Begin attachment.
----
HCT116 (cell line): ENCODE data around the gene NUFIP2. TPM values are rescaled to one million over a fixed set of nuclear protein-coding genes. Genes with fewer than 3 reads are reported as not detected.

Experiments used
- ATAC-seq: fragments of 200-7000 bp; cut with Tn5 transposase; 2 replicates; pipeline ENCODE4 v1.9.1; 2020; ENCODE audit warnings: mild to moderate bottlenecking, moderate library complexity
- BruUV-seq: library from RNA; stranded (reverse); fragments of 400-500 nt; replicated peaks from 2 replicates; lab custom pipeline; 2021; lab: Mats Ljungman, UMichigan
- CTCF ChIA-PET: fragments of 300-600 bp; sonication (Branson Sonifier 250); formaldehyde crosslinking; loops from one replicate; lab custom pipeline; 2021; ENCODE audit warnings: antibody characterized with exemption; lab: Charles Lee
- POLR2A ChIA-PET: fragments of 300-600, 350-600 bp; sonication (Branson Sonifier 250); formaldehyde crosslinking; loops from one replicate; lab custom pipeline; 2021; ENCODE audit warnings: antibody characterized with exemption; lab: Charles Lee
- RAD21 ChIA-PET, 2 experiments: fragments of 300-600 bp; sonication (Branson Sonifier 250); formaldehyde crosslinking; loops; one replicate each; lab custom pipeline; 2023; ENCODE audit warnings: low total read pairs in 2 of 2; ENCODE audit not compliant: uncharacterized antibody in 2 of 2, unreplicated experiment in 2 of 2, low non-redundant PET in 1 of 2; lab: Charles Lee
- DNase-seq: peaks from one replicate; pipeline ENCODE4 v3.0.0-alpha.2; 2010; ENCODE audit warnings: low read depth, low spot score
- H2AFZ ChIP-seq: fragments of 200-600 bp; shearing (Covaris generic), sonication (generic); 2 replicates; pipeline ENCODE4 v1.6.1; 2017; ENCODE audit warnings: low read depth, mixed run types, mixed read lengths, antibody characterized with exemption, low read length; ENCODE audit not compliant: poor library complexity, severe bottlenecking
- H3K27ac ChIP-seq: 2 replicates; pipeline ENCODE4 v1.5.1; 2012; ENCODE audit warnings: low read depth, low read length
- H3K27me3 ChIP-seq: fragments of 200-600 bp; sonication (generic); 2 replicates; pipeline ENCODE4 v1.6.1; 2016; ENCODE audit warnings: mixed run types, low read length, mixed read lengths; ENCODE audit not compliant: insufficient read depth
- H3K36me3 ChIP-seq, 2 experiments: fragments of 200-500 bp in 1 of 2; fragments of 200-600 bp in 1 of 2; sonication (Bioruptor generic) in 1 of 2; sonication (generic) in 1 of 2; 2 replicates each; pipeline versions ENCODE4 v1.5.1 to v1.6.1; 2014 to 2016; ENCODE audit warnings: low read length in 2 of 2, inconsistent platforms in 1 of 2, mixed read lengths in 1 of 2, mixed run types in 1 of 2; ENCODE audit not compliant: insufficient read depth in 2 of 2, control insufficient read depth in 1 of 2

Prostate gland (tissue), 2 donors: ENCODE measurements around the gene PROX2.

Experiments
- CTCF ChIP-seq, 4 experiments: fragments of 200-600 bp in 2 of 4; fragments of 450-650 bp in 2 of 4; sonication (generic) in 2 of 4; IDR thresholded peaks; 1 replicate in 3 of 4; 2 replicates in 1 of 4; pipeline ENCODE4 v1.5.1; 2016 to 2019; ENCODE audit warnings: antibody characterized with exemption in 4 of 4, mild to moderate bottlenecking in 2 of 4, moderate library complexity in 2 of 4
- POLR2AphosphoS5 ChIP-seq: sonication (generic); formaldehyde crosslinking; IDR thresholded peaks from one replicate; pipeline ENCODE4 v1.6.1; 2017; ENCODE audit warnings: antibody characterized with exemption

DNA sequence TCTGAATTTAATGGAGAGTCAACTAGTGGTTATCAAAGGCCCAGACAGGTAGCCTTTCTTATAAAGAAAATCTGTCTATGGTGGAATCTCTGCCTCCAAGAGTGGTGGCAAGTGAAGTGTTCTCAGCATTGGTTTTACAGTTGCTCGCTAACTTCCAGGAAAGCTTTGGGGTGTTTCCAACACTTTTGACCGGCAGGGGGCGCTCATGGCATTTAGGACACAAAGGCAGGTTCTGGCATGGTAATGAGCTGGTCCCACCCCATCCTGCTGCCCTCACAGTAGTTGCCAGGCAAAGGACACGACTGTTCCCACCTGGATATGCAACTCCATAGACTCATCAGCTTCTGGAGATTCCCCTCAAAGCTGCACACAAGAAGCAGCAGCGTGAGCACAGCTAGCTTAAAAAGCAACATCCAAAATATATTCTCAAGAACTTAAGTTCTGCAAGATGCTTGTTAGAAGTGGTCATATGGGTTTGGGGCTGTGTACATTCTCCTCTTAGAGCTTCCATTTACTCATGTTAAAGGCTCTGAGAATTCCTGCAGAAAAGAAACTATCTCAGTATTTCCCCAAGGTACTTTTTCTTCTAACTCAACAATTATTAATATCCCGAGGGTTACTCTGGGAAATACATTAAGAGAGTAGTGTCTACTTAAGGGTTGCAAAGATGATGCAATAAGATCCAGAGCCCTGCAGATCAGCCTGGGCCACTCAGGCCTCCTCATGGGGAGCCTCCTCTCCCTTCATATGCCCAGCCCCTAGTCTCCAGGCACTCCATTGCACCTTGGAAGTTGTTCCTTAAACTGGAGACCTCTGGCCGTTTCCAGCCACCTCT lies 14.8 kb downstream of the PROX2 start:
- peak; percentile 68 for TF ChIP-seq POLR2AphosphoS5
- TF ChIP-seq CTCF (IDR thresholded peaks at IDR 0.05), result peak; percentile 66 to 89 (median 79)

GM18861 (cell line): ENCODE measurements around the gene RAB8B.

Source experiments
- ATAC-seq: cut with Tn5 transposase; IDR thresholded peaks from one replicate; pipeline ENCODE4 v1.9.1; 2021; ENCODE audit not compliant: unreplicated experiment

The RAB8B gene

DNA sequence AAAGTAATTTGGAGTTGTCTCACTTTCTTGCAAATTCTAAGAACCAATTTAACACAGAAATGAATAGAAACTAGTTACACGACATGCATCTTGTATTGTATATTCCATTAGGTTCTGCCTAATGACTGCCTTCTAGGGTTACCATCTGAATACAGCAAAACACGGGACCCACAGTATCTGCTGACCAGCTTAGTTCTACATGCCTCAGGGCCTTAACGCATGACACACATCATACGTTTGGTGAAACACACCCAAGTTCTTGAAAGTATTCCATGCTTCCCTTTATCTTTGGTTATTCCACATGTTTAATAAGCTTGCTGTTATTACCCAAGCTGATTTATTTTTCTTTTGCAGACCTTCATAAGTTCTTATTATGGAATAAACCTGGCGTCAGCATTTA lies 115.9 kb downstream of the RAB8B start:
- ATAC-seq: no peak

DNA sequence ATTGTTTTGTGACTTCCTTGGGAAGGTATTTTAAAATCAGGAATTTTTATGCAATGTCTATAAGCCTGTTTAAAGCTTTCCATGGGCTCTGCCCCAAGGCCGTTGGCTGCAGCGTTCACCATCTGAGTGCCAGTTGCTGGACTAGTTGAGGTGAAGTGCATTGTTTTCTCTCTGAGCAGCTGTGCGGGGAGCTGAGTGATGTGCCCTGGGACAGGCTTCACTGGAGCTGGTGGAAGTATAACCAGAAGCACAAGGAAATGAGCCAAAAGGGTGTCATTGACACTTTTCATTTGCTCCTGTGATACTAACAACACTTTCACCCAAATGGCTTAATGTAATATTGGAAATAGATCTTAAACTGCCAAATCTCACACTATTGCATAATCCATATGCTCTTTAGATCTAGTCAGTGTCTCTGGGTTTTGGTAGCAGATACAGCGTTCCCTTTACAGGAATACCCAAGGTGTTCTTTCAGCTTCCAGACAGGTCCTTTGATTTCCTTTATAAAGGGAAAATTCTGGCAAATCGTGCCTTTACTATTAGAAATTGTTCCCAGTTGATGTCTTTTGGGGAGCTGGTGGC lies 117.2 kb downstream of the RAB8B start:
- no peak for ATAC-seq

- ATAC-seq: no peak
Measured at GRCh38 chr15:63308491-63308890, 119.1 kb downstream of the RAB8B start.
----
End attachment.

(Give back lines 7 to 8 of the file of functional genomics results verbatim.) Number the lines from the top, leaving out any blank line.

- RAD21 ChIA-PET, 2 experiments: fragments of 300-600 bp; sonication (Branson Sonifier 250); formaldehyde crosslinking; loops; one replicate each; lab custom pipeline; 2023; ENCODE audit warnings: low total read pairs in 2 of 2; ENCODE audit not compliant: uncharacterized antibody in 2 of 2, unreplicated experiment in 2 of 2, low non-redundant PET in 1 of 2; lab: Charles Lee
- DNase-seq: peaks from one replicate; pipeline ENCODE4 v3.0.0-alpha.2; 2010; ENCODE audit warnings: low read depth, low spot score